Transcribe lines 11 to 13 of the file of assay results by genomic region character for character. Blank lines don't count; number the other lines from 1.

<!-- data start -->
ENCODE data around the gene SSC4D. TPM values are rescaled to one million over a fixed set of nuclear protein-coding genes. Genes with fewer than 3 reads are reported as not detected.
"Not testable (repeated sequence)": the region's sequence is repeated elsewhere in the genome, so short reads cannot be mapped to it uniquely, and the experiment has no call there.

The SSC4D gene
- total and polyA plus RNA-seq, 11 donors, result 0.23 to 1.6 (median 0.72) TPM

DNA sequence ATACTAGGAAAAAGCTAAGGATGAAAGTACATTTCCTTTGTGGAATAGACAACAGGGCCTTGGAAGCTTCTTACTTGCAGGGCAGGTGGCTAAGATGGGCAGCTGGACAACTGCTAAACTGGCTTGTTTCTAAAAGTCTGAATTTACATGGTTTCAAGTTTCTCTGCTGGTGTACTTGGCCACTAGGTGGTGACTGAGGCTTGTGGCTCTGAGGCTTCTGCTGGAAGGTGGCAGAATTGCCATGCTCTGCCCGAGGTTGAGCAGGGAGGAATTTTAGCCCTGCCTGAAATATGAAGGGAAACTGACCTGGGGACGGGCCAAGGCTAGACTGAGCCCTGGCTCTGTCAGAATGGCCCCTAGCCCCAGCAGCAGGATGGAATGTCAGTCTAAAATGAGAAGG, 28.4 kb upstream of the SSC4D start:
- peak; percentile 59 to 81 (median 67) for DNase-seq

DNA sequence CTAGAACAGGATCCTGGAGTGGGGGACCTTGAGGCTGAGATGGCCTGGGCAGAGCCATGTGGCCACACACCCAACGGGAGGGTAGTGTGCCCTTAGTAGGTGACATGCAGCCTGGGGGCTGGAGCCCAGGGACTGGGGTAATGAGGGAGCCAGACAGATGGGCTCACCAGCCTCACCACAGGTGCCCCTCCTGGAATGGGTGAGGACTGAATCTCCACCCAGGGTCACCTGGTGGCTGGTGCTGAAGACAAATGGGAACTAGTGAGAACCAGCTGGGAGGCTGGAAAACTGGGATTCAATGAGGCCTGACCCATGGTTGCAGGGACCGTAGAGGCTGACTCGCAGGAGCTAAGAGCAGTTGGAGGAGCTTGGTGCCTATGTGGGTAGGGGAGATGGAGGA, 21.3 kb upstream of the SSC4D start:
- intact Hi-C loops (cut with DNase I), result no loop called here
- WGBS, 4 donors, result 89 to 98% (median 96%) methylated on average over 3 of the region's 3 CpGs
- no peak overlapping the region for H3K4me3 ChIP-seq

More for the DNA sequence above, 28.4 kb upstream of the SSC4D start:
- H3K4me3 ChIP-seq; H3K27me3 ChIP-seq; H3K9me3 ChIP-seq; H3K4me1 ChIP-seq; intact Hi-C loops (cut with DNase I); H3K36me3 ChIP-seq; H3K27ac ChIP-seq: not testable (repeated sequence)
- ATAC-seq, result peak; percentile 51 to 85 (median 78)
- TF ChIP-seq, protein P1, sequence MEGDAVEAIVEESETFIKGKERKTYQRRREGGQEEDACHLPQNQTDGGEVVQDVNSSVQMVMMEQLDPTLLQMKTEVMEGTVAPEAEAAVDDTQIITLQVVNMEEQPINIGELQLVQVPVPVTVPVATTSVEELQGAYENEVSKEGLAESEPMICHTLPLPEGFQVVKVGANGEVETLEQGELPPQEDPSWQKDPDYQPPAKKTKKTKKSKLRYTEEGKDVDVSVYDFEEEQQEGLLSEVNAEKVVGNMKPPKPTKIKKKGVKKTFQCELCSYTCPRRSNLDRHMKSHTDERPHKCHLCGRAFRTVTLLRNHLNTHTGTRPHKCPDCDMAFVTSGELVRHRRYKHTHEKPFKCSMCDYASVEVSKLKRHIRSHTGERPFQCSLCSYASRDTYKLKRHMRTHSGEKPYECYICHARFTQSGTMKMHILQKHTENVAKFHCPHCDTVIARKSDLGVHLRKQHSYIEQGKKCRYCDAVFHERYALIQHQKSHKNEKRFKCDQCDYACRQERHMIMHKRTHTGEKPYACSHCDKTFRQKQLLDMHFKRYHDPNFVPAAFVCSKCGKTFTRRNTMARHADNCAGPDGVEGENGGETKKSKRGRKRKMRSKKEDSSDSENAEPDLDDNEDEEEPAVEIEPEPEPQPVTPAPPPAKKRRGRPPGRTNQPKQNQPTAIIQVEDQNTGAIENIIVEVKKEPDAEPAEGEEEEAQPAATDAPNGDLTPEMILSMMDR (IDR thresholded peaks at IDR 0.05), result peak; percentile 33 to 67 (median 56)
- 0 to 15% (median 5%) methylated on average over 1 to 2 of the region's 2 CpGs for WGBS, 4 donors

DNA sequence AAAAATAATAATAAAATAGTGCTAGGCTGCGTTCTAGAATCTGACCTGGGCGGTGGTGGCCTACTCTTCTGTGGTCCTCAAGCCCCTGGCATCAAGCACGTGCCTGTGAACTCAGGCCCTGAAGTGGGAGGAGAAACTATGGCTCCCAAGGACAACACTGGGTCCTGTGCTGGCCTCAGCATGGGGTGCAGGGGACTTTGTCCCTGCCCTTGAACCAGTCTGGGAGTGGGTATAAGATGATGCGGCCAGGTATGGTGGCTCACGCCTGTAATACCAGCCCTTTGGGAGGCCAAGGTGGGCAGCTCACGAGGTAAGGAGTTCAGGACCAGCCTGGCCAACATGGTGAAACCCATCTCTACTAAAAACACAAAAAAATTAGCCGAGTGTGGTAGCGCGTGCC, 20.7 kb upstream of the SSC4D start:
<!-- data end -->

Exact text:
More for the DNA sequence above, 28.4 kb upstream of the SSC4D start:
- H3K4me3 ChIP-seq; H3K27me3 ChIP-seq; H3K9me3 ChIP-seq; H3K4me1 ChIP-seq; intact Hi-C loops (cut with DNase I); H3K36me3 ChIP-seq; H3K27ac ChIP-seq: not testable (repeated sequence)
- ATAC-seq, result peak; percentile 51 to 85 (median 78)